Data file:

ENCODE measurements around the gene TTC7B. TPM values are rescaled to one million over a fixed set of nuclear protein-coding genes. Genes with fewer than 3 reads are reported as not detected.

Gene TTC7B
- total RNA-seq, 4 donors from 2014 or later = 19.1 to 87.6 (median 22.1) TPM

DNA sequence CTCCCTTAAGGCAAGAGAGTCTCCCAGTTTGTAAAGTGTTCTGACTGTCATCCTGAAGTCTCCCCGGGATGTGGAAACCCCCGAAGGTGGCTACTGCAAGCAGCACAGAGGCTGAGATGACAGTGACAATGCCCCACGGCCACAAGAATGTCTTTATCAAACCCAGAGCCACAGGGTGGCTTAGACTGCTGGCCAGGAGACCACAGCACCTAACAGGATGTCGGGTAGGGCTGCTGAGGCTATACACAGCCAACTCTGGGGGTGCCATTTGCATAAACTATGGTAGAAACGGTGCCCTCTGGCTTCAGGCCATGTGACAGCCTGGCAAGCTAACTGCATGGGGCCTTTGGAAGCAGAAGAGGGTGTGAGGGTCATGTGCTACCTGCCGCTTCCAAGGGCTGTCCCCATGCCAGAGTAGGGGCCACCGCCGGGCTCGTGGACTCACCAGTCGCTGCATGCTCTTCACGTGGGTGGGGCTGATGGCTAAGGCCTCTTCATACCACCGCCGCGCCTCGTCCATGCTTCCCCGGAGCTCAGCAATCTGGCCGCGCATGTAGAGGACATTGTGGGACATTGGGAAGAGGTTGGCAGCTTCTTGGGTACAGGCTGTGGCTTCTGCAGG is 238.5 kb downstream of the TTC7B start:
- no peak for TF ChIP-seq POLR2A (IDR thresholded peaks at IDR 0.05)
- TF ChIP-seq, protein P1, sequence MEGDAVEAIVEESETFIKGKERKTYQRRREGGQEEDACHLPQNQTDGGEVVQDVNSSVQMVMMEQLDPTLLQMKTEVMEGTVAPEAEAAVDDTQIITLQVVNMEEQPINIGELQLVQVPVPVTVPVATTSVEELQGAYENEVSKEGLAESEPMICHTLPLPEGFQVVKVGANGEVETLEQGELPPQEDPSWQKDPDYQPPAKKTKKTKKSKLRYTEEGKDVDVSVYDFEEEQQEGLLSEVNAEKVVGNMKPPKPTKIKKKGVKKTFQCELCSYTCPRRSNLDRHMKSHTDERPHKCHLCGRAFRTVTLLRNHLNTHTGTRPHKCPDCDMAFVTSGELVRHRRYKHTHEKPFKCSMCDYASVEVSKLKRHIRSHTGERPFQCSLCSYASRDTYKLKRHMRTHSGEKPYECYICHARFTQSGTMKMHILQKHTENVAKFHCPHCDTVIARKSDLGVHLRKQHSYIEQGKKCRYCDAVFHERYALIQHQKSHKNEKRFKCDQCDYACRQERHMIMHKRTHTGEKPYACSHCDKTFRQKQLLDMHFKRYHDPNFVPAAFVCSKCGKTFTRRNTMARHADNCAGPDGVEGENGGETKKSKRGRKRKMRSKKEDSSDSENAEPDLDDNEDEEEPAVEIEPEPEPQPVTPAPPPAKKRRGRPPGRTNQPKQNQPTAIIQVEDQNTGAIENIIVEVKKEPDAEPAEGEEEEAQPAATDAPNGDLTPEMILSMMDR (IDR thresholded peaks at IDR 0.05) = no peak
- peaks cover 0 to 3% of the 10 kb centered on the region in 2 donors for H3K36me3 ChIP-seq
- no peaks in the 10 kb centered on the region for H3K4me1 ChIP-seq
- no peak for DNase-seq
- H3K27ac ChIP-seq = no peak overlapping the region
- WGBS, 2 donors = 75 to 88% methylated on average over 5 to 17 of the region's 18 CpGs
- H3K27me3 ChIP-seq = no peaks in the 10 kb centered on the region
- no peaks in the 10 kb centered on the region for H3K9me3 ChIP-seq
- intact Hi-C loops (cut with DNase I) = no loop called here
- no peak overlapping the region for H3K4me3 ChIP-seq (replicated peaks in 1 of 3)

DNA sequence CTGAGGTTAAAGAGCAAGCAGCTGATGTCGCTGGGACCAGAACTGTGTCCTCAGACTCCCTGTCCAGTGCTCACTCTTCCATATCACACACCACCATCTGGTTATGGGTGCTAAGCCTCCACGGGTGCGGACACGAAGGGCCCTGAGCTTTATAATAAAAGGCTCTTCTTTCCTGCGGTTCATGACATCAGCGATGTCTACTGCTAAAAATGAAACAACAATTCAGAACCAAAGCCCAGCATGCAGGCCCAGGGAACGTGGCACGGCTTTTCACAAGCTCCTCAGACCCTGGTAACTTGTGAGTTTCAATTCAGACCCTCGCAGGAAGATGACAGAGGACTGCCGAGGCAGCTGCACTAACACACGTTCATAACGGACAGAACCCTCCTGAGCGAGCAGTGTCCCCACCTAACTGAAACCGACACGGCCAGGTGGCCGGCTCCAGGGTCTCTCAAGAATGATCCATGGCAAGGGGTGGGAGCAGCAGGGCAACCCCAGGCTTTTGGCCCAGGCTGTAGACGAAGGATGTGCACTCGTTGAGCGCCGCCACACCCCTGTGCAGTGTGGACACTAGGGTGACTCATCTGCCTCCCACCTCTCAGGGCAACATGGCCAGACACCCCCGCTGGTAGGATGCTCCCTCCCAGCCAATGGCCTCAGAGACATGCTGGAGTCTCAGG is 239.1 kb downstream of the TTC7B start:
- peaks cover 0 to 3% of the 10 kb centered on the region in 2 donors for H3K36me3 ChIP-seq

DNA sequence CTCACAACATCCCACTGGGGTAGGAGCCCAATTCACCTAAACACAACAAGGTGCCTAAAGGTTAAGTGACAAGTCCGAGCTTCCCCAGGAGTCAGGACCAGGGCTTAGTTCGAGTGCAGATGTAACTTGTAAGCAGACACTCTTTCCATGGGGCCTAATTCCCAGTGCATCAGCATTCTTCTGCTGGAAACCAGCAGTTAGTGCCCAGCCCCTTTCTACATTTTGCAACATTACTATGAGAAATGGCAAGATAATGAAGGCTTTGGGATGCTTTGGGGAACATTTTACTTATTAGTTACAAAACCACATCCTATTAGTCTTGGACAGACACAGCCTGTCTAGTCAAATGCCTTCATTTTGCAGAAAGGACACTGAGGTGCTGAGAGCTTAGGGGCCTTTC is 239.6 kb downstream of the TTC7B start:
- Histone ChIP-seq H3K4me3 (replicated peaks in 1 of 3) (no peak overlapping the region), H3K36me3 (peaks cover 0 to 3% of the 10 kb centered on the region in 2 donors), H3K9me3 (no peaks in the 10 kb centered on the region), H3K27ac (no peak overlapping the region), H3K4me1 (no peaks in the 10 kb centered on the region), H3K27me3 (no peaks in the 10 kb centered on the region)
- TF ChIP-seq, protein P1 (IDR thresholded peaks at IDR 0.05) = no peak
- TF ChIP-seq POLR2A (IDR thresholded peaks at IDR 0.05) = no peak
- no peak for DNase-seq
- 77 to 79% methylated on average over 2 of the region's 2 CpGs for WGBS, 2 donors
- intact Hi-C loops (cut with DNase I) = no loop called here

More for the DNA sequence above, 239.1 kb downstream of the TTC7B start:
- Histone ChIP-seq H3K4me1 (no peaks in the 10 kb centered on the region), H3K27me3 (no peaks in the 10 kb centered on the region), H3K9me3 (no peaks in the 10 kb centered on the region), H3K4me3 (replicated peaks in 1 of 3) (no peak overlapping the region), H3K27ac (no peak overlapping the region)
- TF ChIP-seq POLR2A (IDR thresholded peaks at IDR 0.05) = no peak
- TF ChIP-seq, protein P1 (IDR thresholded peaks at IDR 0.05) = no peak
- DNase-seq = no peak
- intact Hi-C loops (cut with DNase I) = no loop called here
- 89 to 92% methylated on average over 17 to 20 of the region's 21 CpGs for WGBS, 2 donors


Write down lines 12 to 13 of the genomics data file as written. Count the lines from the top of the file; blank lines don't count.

- H3K27me3 ChIP-seq = no peaks in the 10 kb centered on the region
- no peaks in the 10 kb centered on the region for H3K9me3 ChIP-seq